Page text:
Originally this post had been meant to coincide with the release of the Hollywood adaptation of Orson Scott Card’s “Ender’s Game”. I have subsequently added to it, and it is now quite long. I would welcome any responses to the questions I pose.
In the lead up to Enders Game there had been controversy, and calls for a boycott, on the basis of Card’s strongly held and strongly expressed views about homosexuality, homosexuals, and the law (and apparently just his “goddamn lunacy”).
Now I haven’t seen the film, and it has been about two decades since I’ve read the book, so I don’t want to broach here the topic of whether the material reflects Card’s views (if it does my adolescent-self didn’t pick up on that consciously, but then my adolescent-self had no real concept of LBQGTI realities, heteronormativity, or cisgender). Nor do I want to discuss the quality, or otherwise, of the film or its source. What did interest me in the discussion is the way that our knowledge of the artist’s personal views and politics influenced the way we received the text.
I got distracted, as happens, and missed the launch of the film (which premiered and screened and disappeared without too many waves of praise or condemnation) and shelved the issue, thinking I may have missed its relevance. Then Shia LaBeouf was in the news, and now Woody Allen, and while the issues that caused the controversy which now surrounds each of these men and their art are vastly different in nature, the core issue of interest spans all three:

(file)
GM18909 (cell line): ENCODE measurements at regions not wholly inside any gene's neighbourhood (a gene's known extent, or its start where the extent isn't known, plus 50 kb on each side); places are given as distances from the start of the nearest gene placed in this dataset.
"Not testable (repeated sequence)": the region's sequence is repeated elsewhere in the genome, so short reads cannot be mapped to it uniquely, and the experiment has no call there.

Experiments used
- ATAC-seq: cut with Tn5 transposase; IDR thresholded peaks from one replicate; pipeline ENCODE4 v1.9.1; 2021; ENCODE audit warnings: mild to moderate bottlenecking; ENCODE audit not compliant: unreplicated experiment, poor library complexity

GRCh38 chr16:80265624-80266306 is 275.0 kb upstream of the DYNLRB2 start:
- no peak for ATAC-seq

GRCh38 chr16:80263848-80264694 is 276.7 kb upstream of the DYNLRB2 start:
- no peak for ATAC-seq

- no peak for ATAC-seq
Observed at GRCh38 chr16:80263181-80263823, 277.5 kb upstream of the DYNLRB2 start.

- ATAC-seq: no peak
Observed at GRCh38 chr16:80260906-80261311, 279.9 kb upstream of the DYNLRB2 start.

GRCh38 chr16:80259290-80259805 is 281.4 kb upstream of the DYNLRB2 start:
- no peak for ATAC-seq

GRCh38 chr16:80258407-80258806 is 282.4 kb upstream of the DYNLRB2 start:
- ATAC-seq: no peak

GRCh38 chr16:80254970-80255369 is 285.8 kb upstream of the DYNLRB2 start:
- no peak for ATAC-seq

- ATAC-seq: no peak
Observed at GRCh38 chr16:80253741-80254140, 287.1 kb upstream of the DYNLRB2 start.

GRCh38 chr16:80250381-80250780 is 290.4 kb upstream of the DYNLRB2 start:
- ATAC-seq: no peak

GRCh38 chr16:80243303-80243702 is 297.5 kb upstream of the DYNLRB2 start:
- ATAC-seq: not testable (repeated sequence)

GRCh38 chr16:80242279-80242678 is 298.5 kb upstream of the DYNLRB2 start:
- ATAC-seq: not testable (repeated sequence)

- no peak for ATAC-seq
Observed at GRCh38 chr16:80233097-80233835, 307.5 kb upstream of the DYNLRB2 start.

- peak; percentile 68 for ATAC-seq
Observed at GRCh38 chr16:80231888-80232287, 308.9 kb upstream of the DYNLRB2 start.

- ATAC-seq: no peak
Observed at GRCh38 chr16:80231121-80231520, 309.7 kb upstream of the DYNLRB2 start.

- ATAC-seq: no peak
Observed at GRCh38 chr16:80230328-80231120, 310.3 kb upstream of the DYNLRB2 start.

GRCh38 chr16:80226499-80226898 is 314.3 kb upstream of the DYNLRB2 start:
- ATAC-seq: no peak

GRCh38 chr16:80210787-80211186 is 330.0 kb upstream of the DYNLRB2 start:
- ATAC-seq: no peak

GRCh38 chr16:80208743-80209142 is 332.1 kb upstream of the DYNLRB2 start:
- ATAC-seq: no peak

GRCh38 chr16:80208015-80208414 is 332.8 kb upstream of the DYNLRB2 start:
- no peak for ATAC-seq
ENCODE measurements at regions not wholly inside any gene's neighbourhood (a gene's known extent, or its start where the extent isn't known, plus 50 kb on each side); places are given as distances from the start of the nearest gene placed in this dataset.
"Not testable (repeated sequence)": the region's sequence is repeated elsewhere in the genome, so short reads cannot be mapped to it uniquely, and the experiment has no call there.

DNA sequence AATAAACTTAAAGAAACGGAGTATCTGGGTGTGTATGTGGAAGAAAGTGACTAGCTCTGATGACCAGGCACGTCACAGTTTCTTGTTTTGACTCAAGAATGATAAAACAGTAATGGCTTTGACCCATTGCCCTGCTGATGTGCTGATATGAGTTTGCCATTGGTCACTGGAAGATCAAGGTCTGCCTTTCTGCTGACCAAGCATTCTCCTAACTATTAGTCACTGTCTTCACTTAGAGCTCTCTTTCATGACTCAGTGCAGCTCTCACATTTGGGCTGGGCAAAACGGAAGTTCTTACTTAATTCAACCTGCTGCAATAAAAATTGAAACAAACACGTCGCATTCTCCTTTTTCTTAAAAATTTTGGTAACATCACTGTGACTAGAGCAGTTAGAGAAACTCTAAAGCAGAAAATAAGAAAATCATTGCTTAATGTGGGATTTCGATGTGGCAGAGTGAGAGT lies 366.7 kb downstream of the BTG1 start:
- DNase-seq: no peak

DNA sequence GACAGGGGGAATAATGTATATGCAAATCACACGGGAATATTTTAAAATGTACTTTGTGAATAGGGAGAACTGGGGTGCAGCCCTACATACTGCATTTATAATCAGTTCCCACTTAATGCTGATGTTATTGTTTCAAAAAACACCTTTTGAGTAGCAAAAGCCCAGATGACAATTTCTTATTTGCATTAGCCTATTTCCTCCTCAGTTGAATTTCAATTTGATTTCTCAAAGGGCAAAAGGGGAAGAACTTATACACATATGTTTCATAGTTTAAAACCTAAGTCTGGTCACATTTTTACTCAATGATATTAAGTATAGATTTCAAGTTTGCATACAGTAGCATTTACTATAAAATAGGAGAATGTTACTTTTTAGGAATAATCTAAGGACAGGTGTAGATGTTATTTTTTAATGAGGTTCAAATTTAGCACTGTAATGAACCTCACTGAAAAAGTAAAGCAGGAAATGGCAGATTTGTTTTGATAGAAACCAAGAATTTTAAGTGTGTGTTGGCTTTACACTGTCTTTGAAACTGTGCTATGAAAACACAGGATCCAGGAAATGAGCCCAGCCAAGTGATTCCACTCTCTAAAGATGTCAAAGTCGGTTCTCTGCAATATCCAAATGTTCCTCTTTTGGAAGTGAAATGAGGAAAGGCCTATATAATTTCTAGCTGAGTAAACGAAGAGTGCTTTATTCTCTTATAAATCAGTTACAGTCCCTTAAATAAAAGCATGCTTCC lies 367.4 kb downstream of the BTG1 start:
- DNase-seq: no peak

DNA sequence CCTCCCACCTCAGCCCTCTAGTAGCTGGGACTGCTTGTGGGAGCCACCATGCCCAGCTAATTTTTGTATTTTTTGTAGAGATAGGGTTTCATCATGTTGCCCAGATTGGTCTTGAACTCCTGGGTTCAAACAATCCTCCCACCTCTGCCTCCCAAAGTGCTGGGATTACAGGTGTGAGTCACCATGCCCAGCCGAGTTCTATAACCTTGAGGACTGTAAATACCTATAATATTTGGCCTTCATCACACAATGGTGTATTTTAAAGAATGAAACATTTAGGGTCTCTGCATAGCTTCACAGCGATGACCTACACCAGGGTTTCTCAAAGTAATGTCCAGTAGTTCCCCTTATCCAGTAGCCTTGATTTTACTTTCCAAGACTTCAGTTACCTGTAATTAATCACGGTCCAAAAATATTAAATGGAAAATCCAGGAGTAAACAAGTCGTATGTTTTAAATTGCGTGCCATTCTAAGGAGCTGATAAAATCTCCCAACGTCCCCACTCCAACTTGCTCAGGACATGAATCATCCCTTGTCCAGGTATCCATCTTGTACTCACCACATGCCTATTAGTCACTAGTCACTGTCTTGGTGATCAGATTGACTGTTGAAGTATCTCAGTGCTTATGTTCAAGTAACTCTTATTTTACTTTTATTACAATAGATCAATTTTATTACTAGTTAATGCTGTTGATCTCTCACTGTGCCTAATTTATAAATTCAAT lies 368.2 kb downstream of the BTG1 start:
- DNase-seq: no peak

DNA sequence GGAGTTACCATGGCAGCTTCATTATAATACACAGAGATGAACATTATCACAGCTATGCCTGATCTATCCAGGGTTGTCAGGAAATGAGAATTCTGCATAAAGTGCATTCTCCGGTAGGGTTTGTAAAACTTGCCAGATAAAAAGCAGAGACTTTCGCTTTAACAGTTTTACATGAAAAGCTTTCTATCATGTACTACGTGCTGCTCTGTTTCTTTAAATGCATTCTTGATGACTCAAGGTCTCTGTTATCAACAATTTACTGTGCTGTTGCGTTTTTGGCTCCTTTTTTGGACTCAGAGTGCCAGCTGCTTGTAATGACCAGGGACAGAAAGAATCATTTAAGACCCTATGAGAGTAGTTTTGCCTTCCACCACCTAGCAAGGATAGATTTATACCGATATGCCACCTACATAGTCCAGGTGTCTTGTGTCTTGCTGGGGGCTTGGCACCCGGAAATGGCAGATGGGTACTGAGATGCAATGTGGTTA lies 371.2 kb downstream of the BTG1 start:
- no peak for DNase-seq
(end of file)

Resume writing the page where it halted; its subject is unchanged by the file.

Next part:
Can we / should we judge art by what we know of the artist?
(I will discuss each in turn and try to speak sensitively, particularly regards Dylan Farrow, but I do here want to give a trigger warning on discussions of child sexual abuse, just in case).
Now in posing that question, I accept as a baseline assumption that we do. I know I do. To take one example: I won’t listen to Chris Brown songs because, a) domestic abuse, and b) they are terrible. Yet despite Roman Polanski’s history I can still appreciate his version of Macbeth.
I assume others experience these same reactions.
When Orson Scott Card’s novel Ender’s Game was soon to be released as a film many groups (such as Geeks Out) called for boycotts, or stated that they wouldn’t go to see the film, as a form of protest against Card’s homophobia. Tyler Coates responds directly to this call, accepting that Card was a homophobe (or at least that Card had published an article in 1990 which contained homophobic material), yet disagreeing with the boycott. In doing so he explicitly separates the art from the artist. He allows that we can accept that Card is homophobic, without the entailment that his book, or the film based upon it, are themselves homophobic.
Card also responded to the boycott. His call for those who accused him of intolerance to now show him tolerance was a classical repositioning argument, calling for tolerance of intolerance, hoping to tangle his opponents in a syllogistic web. Chuck Wendig dismantles it in his own NSFW-because -sweary-words way on Terribleminds, and explains why he is boycotting. He also makes the point the the division between the art and the artist is “thinner than we like to think.”